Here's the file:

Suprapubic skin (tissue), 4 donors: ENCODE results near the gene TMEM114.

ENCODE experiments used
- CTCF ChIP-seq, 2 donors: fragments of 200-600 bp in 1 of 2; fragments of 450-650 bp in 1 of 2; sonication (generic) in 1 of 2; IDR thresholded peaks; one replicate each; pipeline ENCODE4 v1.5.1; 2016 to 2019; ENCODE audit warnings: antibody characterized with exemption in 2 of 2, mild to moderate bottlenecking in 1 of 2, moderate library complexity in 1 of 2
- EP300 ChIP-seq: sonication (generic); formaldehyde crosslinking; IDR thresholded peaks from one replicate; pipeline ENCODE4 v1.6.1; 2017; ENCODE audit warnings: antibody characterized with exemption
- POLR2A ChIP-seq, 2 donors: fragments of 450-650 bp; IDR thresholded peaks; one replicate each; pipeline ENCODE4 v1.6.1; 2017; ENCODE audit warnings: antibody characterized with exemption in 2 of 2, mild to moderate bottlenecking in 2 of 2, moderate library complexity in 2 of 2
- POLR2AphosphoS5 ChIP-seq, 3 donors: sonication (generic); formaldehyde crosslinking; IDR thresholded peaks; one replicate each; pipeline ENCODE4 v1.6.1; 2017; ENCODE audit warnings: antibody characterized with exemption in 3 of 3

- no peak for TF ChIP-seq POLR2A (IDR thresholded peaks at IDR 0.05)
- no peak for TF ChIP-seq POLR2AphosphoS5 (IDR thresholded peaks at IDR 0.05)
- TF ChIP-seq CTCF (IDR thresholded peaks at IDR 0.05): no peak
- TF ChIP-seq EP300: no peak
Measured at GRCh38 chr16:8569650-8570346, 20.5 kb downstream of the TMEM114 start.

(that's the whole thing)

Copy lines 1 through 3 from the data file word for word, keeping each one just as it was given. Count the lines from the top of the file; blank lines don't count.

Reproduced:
Suprapubic skin (tissue), 4 donors: ENCODE results near the gene TMEM114.

ENCODE experiments used
- CTCF ChIP-seq, 2 donors: fragments of 200-600 bp in 1 of 2; fragments of 450-650 bp in 1 of 2; sonication (generic) in 1 of 2; IDR thresholded peaks; one replicate each; pipeline ENCODE4 v1.5.1; 2016 to 2019; ENCODE audit warnings: antibody characterized with exemption in 2 of 2, mild to moderate bottlenecking in 1 of 2, moderate library complexity in 1 of 2